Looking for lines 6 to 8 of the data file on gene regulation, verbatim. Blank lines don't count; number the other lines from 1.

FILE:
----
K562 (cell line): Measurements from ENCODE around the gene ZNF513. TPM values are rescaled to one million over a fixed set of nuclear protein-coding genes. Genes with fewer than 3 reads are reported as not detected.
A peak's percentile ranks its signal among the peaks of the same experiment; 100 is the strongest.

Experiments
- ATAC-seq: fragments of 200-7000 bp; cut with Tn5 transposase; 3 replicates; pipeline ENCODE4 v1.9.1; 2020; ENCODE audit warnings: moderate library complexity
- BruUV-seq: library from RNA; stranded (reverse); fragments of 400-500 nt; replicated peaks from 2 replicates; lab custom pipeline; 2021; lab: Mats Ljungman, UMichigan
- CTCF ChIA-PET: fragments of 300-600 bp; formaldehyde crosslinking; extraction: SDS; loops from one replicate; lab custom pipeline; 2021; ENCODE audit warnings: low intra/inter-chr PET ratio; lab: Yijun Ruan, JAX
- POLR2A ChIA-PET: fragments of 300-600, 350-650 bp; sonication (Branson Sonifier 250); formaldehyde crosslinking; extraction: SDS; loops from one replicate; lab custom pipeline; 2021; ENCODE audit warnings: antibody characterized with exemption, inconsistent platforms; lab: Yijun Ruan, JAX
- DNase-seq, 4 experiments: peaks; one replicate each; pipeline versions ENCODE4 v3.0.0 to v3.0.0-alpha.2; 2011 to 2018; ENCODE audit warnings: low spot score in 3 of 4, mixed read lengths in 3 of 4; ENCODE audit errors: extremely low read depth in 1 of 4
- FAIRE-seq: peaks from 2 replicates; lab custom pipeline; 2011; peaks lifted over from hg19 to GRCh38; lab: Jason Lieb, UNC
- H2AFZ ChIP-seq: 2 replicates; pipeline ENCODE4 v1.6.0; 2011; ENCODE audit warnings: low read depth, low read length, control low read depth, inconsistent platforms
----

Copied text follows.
- CTCF ChIA-PET: fragments of 300-600 bp; formaldehyde crosslinking; extraction: SDS; loops from one replicate; lab custom pipeline; 2021; ENCODE audit warnings: low intra/inter-chr PET ratio; lab: Yijun Ruan, JAX
- POLR2A ChIA-PET: fragments of 300-600, 350-650 bp; sonication (Branson Sonifier 250); formaldehyde crosslinking; extraction: SDS; loops from one replicate; lab custom pipeline; 2021; ENCODE audit warnings: antibody characterized with exemption, inconsistent platforms; lab: Yijun Ruan, JAX
- DNase-seq, 4 experiments: peaks; one replicate each; pipeline versions ENCODE4 v3.0.0 to v3.0.0-alpha.2; 2011 to 2018; ENCODE audit warnings: low spot score in 3 of 4, mixed read lengths in 3 of 4; ENCODE audit errors: extremely low read depth in 1 of 4